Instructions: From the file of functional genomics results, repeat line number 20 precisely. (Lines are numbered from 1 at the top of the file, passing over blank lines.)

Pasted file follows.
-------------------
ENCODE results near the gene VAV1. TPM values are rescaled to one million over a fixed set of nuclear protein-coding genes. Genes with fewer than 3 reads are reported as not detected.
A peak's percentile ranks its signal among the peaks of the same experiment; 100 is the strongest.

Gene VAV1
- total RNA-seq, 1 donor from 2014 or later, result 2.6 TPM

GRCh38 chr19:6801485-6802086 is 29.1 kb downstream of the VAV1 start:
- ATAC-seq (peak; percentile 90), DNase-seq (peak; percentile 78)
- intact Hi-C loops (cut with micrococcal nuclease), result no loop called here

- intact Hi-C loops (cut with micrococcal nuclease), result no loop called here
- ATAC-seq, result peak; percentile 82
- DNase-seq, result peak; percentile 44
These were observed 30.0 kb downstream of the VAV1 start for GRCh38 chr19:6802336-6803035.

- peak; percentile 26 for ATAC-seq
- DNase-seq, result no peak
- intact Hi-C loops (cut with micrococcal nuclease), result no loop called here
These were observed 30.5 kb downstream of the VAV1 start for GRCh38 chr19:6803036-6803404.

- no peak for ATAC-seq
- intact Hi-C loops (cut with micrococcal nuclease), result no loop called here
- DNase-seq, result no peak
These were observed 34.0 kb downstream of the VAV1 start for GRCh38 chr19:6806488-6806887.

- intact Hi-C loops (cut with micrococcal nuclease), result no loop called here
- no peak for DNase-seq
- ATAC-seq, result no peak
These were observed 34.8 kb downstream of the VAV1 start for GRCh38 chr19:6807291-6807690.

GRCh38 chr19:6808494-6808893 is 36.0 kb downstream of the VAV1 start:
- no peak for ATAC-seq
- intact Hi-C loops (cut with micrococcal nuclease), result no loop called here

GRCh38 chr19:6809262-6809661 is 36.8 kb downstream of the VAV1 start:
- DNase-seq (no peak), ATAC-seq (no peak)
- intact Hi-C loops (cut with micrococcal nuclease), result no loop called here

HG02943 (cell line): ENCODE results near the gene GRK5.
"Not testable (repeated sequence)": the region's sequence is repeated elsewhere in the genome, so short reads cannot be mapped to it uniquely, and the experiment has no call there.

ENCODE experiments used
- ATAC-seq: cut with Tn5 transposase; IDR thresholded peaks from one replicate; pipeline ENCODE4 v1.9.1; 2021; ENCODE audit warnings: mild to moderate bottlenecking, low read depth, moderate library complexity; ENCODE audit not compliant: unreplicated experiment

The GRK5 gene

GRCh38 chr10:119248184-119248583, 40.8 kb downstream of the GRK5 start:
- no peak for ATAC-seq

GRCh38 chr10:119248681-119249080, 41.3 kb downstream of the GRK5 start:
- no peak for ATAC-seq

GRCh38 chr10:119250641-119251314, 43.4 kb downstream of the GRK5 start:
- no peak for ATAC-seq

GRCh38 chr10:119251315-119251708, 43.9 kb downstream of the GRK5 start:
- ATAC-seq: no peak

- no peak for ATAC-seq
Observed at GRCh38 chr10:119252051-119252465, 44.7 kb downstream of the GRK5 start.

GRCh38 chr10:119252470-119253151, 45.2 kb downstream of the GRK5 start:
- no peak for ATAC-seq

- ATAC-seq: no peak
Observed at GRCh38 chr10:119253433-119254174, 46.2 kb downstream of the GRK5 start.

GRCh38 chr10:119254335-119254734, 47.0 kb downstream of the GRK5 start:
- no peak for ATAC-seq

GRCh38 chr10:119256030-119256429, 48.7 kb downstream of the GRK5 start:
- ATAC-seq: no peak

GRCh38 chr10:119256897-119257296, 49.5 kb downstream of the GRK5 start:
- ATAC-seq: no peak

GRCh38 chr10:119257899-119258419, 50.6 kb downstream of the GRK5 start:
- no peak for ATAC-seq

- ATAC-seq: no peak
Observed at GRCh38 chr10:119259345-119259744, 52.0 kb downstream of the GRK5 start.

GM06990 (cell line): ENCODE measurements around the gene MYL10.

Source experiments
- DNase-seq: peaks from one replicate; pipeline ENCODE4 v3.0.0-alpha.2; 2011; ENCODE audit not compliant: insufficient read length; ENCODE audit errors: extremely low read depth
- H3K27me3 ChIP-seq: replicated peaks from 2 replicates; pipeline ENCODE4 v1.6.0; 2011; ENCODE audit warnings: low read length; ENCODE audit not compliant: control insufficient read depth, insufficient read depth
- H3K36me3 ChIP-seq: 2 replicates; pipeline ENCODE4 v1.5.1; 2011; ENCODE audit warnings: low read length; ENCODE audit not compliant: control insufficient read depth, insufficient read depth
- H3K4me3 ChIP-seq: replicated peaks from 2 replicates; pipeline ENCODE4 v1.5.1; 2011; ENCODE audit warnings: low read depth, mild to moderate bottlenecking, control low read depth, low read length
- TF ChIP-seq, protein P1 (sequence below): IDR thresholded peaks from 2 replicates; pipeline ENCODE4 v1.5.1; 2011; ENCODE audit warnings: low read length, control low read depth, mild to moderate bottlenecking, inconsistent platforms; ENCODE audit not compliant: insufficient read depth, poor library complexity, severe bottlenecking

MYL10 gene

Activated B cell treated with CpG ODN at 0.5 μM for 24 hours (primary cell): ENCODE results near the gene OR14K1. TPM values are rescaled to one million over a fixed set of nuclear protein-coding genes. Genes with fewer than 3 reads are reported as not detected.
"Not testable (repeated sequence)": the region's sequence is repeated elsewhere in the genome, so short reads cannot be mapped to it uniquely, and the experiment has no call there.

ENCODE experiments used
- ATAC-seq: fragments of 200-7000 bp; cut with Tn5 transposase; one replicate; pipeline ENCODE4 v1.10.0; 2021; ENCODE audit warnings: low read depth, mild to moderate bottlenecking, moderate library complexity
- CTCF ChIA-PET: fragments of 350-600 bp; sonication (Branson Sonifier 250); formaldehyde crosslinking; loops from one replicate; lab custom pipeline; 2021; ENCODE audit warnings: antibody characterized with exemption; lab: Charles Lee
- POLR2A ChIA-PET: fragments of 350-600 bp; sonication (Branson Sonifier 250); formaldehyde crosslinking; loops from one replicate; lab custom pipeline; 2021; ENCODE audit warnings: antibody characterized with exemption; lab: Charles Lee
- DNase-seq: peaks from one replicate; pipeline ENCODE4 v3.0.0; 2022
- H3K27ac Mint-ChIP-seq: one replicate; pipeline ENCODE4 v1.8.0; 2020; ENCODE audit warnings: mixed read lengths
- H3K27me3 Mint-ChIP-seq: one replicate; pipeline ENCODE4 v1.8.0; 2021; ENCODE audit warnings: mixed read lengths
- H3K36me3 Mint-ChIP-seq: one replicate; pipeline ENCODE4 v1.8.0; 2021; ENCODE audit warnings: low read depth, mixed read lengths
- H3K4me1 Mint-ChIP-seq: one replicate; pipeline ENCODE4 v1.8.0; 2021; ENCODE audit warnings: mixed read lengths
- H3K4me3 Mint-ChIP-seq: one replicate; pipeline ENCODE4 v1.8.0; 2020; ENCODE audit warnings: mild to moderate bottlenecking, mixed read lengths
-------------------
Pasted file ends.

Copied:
- intact Hi-C loops (cut with micrococcal nuclease), result no loop called here